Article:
As part of the collections process, consumers are pelted with letters and phone calls. A validation letter that verifies the debt comes five days after the first phone call.
This is usually where the consumer makes the first misstep, credit counselors said.
"Once the phone calls start coming, they tell their kids to stop answering the phone and they start screening their phone calls," said Jennifer Quillin, assistant director at Arizona Saves. "But if you bury your head in the sand, the collection agency will only continue to pursue you."
At 180 days, the account is charged off, a term credit companies use to define a debt that is considered uncollectable. A charge off greatly hurts a consumer's credit report and is visible on credit reports for about seven years.
"A charge-off is one gradation below filing bankruptcy," said Catherine Williams, vice president of financial literacy at Texas-based Money Management International, a non-profit credit-counseling agency.
If the collection agency recoups the full debt it receives a percentage of what's collected. That could range from 15 to 30 percent.
With banks struggling to deal with debt on their books, discounted payments are being negotiated more frequently, said Kevin Gallegos, vice president of Phoenix operations for Freedom Debt Relief, headquartered in San Mateo, Calif.
That's the strategy Phoenix resident Heidi Feldstein used to rid herself of about $45,000 in debt in June. Her debts resulted from broken appliances and an HOA fee that was far more than what she anticipated.
"I had some stock money set aside that I used to pay off three credit cards at 25 percent of what I owed and one at 50 percent of what I owed," Feldstein said.
There are three options for a creditor after a debt has been charged off: transfer the debt to another agency, sell the debt or file a lawsuit against the consumer.
Depending on the company's policy, debts may be transferred to three different collection agencies before other methods are sought, said Dennis Hammond, president of the Debt Marketplace, a consulting firm for creditor and debt buyers based out of Santa Fe Springs, Calif.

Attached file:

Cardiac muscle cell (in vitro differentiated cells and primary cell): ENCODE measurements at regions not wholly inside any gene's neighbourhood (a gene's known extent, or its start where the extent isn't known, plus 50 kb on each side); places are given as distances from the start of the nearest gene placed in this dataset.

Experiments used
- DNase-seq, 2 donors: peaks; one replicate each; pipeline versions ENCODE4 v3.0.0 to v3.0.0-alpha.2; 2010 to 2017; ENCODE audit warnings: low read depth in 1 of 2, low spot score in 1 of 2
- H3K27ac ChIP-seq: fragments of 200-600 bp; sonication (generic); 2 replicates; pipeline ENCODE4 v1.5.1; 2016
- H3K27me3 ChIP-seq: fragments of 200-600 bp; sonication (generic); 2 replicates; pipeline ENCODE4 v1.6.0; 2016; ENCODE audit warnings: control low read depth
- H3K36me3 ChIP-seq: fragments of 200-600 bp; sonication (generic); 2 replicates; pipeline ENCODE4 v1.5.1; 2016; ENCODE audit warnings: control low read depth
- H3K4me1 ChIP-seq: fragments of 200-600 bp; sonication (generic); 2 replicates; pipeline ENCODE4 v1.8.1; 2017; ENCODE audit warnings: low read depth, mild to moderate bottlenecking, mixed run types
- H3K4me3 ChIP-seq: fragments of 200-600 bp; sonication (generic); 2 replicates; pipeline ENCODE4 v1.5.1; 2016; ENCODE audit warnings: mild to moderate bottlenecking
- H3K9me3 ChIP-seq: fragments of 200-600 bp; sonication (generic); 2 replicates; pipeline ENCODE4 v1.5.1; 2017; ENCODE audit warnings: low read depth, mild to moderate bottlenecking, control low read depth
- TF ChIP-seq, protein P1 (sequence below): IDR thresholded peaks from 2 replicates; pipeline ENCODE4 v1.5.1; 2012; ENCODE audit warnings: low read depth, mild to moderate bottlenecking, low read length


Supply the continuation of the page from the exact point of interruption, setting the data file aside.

Each attempt lasts 180 days, during which collection agencies call and send letters to the consumer, requesting payment.
If traditional attempts are unsuccessful, the creditor may sell thousands of debts, referred to as portfolios, for a discount, to a debt buyer. This transaction occurs anywhere between six months to 10 years after a debt is delinquent.
Portfolios are usually grouped by type - such as credit card, student or medical debts - and age.
Debt-buyers transfer debts to in-house or third party collections to validate a consumer's home address and phone number. Then, the consumer is barraged with more phone calls and letters.
The longer the process continues, the more the debt can become unrecognizable as it is purchased and passed from one collection agency or debt buyer to the next. For example, validation letters sent by debt buyers often don't include the name of the original creditor to whom the debt is owed.
"Some of the people will get very confused when they get a call from one collection agency, don't hear anything for a while, and then all of a sudden they're getting a call from a different collection agency or debt buyer who's inquiring about the same debt," said Patrick Jordan, executive director for Arizona Saves, a non-profit that offers credit education classes. "It's changed hands and the consumer doesn't realize it."
"Some people are afraid to answer the phone or open their mail," he said. "It can really be a paralyzing fear."